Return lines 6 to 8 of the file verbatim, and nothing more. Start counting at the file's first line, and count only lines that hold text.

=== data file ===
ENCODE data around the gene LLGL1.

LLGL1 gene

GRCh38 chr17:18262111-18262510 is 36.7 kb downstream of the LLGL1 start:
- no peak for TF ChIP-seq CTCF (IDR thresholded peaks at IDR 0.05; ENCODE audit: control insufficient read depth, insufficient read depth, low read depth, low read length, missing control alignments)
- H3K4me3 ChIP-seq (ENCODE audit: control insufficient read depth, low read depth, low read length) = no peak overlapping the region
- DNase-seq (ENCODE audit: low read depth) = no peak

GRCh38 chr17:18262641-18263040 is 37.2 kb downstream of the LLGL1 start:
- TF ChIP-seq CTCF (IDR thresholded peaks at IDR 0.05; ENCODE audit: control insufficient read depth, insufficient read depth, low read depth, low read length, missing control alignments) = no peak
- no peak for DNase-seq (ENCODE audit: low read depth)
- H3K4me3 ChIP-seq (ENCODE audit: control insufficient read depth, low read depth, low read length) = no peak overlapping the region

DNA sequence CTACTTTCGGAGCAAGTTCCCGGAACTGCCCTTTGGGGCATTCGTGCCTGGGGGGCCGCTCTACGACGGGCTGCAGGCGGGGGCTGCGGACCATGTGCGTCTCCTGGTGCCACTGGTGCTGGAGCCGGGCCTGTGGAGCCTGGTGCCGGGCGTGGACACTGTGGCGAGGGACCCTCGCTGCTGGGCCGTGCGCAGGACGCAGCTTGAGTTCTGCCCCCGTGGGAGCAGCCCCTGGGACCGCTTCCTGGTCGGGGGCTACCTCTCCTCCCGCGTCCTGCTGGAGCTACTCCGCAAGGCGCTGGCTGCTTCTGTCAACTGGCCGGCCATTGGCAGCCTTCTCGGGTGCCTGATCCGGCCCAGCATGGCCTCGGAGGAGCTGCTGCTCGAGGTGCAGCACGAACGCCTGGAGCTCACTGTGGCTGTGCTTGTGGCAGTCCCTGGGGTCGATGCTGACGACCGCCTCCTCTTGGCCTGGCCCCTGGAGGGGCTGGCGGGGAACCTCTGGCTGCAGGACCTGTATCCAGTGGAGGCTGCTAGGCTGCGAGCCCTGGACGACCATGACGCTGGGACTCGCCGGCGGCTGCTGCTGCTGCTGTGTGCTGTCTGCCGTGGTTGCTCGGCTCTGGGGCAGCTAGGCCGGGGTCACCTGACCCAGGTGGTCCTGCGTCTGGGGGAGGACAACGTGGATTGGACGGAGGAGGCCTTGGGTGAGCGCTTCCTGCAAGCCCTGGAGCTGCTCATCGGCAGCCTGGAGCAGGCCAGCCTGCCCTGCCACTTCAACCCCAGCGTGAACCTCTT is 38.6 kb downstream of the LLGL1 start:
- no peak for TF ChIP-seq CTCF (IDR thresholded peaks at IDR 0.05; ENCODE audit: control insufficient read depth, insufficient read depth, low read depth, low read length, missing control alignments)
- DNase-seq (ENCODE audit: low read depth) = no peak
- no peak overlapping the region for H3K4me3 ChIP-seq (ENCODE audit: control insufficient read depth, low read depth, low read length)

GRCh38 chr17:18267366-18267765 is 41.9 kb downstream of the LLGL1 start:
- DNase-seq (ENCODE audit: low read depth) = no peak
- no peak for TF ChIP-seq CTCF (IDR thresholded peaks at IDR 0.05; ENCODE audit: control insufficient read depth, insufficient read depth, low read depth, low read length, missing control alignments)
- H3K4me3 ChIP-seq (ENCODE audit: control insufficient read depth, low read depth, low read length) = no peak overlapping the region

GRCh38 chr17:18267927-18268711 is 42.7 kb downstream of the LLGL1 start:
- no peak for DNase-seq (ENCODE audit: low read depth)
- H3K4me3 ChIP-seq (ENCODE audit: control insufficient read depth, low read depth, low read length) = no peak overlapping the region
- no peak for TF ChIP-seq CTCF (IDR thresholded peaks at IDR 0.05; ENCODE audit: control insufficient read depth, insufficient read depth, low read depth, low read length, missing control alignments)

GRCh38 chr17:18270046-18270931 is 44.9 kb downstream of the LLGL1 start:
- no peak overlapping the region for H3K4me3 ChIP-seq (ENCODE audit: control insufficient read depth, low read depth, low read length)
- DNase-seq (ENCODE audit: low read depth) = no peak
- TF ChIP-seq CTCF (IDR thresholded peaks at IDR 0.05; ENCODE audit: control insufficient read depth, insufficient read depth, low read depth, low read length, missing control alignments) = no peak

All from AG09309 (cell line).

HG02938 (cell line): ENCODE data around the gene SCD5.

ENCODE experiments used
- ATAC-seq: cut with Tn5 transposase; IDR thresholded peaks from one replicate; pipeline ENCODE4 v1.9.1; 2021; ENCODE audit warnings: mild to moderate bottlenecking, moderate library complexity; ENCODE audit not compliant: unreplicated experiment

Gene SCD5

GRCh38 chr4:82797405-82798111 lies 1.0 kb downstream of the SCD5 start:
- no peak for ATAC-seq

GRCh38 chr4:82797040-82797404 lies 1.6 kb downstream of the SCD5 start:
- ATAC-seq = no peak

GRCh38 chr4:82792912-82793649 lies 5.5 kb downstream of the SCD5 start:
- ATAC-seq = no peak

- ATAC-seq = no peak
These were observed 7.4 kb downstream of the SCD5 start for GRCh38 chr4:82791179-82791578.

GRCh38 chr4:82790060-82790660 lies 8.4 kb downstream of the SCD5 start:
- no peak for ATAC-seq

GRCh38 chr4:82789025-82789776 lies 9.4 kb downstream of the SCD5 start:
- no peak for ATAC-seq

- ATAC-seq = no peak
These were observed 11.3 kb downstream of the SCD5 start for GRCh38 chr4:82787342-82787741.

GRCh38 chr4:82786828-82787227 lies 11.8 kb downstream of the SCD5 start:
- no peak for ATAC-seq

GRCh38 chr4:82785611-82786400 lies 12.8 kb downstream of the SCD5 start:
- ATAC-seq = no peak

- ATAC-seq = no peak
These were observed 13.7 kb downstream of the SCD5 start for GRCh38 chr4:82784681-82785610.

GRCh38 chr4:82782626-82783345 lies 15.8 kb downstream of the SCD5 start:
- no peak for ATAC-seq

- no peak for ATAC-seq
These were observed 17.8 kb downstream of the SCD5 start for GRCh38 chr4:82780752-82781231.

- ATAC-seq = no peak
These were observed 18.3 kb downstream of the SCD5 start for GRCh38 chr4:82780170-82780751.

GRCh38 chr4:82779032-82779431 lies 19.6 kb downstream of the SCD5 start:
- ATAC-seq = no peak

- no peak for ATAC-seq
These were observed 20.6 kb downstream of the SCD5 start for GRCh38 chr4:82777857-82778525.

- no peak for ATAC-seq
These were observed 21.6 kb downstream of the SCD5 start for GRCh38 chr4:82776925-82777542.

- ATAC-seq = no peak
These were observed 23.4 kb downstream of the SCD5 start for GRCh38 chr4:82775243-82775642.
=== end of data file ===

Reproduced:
- DNase-seq (ENCODE audit: low read depth) = no peak

GRCh38 chr17:18262641-18263040 is 37.2 kb downstream of the LLGL1 start:
- TF ChIP-seq CTCF (IDR thresholded peaks at IDR 0.05; ENCODE audit: control insufficient read depth, insufficient read depth, low read depth, low read length, missing control alignments) = no peak